The Chaparral 2J may not have been competitively successful, but other designers were researching similar concepts at the same time, trying to reduce effects such as turbulence caused by their early aerodynamic wing structures. Gordon Murray of the Brabham team managed to create useful downforce in the mid-1970s by strategic placement of air dams under the car in an attempt to prevent air flow under the car. However, like many of the developments in Formula One, Lotus were themselves doing research into the field of under-car aerodynamics.

In 1976, confronted with sub-par performance from their Lotus 77, having developed it as a replacement for their long-running and successful Lotus 72 which had nevertheless grown long in the tooth, Team Lotus redoubled their efforts on a new car. Colin Chapman, who had studied the de Havilland Mosquito fighter-bomber, one of the quickest and most successful aeroplane models of the Second World War, had realised that the wing-mounted radiators had been designed in such a way to develop lift. This, Chapman realised, could be developed in reverse in order to generate downforce, in much the same way that a reversed wing structure was then generating downforce for Formula One cars.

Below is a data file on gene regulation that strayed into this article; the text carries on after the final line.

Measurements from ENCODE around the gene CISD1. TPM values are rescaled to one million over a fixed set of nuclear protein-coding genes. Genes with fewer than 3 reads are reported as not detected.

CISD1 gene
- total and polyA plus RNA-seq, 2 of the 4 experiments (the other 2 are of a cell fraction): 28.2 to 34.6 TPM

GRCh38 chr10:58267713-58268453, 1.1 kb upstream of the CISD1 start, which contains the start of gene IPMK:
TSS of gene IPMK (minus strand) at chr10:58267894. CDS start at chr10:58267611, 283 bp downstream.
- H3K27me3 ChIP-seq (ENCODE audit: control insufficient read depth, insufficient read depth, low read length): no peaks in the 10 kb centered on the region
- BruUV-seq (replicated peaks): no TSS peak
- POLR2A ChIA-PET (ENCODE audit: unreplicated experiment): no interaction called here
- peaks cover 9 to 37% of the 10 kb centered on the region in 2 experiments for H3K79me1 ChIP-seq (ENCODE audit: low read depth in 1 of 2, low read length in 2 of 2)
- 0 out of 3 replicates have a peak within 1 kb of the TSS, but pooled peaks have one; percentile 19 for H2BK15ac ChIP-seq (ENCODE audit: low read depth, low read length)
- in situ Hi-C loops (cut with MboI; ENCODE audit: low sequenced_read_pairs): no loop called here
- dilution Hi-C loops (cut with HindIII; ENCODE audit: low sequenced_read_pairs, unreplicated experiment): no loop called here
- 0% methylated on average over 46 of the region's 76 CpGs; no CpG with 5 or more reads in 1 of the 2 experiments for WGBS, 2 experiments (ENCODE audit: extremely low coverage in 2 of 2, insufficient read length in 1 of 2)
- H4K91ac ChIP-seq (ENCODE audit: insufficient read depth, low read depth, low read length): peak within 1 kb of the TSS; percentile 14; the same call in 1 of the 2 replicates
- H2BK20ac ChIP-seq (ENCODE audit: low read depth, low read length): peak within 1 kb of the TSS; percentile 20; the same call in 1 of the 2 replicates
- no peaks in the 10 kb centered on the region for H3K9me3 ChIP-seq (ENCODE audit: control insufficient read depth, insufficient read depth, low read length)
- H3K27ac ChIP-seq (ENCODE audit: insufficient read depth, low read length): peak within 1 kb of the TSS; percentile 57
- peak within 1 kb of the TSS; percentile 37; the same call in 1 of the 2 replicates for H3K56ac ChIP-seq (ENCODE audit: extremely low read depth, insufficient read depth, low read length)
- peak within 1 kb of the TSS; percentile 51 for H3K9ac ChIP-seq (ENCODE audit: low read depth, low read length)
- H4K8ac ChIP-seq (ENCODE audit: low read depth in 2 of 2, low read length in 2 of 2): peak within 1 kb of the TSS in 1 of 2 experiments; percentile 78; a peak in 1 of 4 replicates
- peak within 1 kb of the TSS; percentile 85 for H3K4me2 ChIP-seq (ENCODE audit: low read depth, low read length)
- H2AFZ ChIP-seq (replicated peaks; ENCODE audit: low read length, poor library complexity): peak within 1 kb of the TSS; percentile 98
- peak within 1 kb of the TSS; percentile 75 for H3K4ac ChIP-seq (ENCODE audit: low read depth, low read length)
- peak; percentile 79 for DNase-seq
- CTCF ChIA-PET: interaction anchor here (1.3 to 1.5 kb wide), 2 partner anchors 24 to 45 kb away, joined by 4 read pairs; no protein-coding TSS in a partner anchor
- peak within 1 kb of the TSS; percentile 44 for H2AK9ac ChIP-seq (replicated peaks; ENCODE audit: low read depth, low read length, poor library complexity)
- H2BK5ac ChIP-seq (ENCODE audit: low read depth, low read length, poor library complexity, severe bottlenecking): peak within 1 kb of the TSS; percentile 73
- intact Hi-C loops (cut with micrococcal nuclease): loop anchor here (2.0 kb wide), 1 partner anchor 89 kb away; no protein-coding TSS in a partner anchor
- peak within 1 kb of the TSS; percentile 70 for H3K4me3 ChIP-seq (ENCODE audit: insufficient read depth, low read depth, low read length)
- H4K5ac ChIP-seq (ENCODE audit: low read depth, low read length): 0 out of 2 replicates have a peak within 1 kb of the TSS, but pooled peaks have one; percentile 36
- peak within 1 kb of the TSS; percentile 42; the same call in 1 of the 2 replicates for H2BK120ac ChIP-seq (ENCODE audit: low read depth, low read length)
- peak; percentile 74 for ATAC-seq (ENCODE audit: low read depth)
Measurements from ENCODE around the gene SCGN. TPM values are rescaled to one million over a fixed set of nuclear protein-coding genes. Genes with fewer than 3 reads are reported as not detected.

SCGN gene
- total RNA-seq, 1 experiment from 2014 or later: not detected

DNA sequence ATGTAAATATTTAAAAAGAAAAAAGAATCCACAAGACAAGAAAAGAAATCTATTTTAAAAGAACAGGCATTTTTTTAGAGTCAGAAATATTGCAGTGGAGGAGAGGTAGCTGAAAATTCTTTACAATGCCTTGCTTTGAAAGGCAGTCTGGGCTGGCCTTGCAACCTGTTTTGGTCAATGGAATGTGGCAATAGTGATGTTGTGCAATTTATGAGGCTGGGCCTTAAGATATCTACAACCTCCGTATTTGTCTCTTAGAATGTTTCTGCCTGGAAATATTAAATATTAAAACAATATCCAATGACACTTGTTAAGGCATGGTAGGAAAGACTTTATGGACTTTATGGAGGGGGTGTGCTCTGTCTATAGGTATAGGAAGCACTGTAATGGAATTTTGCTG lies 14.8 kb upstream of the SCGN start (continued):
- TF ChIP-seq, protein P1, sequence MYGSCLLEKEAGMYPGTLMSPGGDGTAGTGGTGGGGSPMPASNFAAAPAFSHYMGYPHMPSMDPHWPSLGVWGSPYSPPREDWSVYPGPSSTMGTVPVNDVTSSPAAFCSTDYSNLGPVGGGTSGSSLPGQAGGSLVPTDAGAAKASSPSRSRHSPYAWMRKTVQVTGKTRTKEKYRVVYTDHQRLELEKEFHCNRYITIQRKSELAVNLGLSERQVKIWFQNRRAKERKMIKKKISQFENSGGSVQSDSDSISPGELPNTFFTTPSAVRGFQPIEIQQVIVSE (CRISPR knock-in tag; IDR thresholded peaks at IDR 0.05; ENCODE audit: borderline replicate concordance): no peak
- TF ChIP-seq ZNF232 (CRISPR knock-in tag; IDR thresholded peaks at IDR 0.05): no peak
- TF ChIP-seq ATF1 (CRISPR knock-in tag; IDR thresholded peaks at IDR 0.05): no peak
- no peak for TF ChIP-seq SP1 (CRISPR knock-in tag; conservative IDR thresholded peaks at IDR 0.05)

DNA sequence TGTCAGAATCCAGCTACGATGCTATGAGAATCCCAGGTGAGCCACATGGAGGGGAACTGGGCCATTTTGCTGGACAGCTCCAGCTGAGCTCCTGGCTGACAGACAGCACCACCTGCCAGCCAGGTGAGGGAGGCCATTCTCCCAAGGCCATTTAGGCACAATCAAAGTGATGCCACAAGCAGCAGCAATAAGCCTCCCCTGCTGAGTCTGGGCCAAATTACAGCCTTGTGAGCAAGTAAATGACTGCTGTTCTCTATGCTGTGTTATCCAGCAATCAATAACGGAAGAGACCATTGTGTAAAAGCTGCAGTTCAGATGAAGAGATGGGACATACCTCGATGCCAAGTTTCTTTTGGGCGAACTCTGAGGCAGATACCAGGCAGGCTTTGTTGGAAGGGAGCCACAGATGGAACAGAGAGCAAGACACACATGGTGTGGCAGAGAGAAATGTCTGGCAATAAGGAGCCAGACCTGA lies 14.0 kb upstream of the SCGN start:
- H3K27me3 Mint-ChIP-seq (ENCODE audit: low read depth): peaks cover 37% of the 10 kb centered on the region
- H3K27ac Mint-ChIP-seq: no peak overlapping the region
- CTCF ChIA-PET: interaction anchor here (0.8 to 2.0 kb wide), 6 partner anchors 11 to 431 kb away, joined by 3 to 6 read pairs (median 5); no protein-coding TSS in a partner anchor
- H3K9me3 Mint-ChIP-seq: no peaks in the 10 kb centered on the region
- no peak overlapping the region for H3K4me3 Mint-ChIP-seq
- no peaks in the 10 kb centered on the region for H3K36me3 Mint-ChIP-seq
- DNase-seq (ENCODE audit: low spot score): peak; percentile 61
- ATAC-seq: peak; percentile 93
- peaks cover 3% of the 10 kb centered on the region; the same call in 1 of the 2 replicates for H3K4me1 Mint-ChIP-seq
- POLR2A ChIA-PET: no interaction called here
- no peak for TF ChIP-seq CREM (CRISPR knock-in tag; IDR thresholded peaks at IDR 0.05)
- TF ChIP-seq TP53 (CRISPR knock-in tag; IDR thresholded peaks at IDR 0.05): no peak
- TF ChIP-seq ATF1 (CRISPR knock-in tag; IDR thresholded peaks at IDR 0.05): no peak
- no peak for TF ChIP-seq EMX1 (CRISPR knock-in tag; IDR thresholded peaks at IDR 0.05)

Having struggled in 1976 with only a single win throughout the season, Lotus fought back in 1977. The Lotus 78 was, when it worked correctly, utterly dominant, winning five races and raising Lotus from a distant fourth in the Constructors’ Championship in 1976 to second in 1977. The car owed its spectacular speed to the careful sculpting of the car’s sidepods in a way resembling an inverted aerofoil, thus creating an area of low pressure underneath the car and generating additional downforce, similar to the already-existing wings. As with the Chaparral 2J, the air was sealed under the car by the use of plastic skirts, which also had the side-effect of making it difficult for other teams to figure out where Lotus’ sudden jump in pace had come from.

Unfortunately for Team Lotus’ quest for both championships, however, the usual unreliability for Lotus cars seems to have taken hold in 1977 and despite the obvious pace, Niki Lauda’s superior reliability in the Ferrari was enough to stave off not only the challenge of Mario Andretti in the Lotus 78, but also Jody Scheckter’s challenge in the surprisingly quick car of the Walter Wolf Racing team. These reliability issues were a consequence of development versions of the Ford Cosworth DFV that was used in the Lotus 78 in an attempt to gain back some of the speed lost by some design faults of the car that caused oversteer and required a larger, drag-causing rear wing.